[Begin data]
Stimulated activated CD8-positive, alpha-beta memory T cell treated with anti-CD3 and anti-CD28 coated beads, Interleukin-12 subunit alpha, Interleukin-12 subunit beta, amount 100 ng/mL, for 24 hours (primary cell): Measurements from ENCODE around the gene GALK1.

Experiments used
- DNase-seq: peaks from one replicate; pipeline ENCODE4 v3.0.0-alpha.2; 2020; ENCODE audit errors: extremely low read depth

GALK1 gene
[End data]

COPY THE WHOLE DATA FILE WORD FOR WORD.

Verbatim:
Stimulated activated CD8-positive, alpha-beta memory T cell treated with anti-CD3 and anti-CD28 coated beads, Interleukin-12 subunit alpha, Interleukin-12 subunit beta, amount 100 ng/mL, for 24 hours (primary cell): Measurements from ENCODE around the gene GALK1.

Experiments used
- DNase-seq: peaks from one replicate; pipeline ENCODE4 v3.0.0-alpha.2; 2020; ENCODE audit errors: extremely low read depth

GALK1 gene